Mitchell wrote in an email to Memorial’s chief executive officer that Fahlen “does not get it,” meaning that he was going to lose his privileges. The CEO replied that it “looks like we need to have the medical staff take some action on his MedQuals!!! (or medical qualifications). Soon!”
According to the lawsuit, Mitchell told Fahlen at the meeting that he should resign and leave town, or the hospital would report him to the Medical Board of California. Fahlen charged that a subsequent in-house investigation, and an executive committee decision not to renew his privileges, occurred in retaliation for his complaints about patient care.
Fahlen asked for a hearing, resulting in an October 2009 to May 2010 review by a six-physician committee at Memorial. The panel concluded that the evidence did not show he was incompetent or that his behavior had endangered patients. Memorial’s board of trustees overruled the panel in early 2011.
Sutter attorneys argued that the doctor first needed to exhaust other legal remedies before bringing the whistleblower lawsuit. The Supreme Court dismissed a previous expectation that doctors exhaust other remedies before filing suit with claims of retaliation. Such conditions would “seriously undermine the Legislature’s purpose to afford a whistleblower on a hospital medical staff the right to sue,” the Supreme Court’s opinion said.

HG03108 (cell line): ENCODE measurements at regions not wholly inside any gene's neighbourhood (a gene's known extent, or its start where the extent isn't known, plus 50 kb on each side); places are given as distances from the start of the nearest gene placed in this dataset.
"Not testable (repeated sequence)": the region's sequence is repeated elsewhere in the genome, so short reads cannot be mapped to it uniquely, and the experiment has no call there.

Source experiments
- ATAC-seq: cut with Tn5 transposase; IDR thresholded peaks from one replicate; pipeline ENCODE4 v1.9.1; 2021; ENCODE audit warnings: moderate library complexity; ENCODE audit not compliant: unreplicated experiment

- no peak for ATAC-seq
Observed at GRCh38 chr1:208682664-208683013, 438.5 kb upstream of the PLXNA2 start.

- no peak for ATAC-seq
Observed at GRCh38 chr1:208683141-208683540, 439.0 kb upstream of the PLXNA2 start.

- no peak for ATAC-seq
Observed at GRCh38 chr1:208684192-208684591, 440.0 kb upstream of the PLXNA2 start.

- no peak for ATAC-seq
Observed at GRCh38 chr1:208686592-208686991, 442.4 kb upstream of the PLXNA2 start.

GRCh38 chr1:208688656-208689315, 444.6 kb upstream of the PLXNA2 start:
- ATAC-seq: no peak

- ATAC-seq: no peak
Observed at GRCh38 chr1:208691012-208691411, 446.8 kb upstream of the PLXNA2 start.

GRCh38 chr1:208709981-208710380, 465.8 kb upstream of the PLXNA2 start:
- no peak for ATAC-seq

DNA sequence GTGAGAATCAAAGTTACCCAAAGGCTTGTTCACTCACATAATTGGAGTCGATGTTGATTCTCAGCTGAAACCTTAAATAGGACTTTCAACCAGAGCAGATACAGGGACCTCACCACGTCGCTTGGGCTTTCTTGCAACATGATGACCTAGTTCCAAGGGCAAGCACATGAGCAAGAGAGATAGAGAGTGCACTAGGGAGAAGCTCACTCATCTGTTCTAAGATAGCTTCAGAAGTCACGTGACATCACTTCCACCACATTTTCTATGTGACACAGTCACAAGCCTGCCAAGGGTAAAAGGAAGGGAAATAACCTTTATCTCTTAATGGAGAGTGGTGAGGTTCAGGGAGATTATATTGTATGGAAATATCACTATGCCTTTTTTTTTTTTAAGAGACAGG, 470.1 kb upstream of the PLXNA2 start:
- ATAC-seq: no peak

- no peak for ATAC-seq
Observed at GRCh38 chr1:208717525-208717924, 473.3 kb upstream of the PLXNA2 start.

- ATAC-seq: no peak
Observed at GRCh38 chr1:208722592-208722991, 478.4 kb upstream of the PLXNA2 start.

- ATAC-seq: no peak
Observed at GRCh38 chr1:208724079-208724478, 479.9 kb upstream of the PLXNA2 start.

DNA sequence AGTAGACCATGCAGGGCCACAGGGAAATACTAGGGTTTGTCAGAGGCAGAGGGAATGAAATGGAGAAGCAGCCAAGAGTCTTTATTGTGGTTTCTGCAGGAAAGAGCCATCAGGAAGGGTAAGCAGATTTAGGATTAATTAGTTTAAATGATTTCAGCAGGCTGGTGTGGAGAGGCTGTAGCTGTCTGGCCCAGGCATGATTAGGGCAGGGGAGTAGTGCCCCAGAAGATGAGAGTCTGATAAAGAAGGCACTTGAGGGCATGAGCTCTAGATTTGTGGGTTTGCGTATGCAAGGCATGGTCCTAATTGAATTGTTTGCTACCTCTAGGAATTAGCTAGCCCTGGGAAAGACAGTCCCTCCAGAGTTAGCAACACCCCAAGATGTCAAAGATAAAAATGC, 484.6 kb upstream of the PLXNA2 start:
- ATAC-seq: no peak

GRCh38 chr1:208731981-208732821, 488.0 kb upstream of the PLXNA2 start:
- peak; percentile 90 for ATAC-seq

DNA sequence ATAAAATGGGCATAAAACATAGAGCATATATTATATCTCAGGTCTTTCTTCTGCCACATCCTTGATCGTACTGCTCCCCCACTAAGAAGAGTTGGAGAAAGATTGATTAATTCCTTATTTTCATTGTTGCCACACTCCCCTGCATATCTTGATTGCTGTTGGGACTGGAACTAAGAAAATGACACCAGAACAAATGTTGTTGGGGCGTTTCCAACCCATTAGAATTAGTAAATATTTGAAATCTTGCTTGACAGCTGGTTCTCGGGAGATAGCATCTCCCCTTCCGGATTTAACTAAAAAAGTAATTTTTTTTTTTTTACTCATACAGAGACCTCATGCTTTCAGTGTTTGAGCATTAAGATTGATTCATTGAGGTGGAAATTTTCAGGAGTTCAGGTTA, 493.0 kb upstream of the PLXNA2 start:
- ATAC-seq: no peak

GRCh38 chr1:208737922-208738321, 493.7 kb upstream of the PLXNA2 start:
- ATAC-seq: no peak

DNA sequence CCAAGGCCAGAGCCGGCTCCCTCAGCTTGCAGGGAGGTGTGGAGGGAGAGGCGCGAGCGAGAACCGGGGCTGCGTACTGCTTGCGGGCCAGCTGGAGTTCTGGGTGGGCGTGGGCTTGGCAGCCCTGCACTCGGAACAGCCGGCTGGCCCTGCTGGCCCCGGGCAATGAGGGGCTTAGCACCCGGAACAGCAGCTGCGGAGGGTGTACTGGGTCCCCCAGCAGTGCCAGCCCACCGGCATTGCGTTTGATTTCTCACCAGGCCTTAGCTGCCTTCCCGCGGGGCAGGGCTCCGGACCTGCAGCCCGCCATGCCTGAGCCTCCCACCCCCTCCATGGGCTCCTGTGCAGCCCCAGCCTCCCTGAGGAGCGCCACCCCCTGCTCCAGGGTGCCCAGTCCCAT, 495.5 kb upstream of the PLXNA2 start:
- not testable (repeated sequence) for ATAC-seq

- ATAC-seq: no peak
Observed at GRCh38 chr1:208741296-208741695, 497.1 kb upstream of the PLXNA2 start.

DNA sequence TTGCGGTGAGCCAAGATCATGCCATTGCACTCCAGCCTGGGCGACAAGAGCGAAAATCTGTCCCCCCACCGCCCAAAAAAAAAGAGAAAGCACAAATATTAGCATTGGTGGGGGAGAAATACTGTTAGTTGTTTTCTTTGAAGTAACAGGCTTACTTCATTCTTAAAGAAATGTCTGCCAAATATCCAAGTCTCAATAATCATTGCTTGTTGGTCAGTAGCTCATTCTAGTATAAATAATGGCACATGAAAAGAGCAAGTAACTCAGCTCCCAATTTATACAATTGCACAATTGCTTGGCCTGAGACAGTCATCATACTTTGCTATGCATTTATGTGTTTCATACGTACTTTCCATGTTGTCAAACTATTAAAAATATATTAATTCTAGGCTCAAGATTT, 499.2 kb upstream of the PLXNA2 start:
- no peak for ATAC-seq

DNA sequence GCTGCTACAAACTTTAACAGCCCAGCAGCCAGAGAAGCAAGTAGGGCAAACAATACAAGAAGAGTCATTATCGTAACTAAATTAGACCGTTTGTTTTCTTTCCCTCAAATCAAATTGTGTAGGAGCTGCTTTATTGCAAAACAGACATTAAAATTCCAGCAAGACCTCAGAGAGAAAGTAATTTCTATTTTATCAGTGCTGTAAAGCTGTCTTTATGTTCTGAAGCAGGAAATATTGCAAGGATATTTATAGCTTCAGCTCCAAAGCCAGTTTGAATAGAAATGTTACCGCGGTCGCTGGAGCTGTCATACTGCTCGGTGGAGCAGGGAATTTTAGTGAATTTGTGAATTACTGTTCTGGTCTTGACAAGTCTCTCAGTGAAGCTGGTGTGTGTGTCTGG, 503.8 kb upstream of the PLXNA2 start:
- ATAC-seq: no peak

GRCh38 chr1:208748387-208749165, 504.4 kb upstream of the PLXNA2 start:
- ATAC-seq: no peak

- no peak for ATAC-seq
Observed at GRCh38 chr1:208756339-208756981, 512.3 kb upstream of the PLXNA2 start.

Thursday’s decision upheld Superior Court Judge Timothy Salter’s ruling in 2011 to let the case proceed. Sutter Health asked the Supreme Court to consider the case after an appeals court ruled in 2012 that Fahlen had a right to sue with claims of retaliation.
Schear said the defendants argued that Fahlen was required to seek a writ of mandate to challenge his termination. Hospitals usually win those court cases because they only need to show evidence supporting the disciplinary action, he said. A whistleblower lawsuit allows the doctor to present evidence before a judge and jury that the hospital retaliated against him for trying to protect patients.
Attorney Lowell Brown, who handles physician disciplinary cases for hospitals, said Thursday’s ruling will “change the rules of the game,” though additional court decisions will be needed to clarify issues. He predicted doctors will be reluctant to serve on hospital panels that review the competency or behavior of physicians.
“The doctor can claim the action is being taken because he or she is whistleblowing,” Brown said. “No one ever produces evidence that a sham peer review has taken place. What we will see is sham whistleblower complaints about peer reviews.”
Schear said Fahlen has incurred more than $200,000 in legal expenses and will seek to recover attorney fees from the defendants. His client intends to proceed with the lawsuit to regain his privileges at Memorial. Since getting the boot from Memorial, Fahlen has been in private practice and has served as chairman of the department of medicine at Doctors Medical Center. He also was appointed to serve on the Stanislaus County Community Health Center board.
Fahlen said the ruling means that “doctors no longer have to choose between speaking out for their patients or continuing with their careers.”
Bee staff writer Ken Carlson can be reached at email@example.com or (209) 578-2321.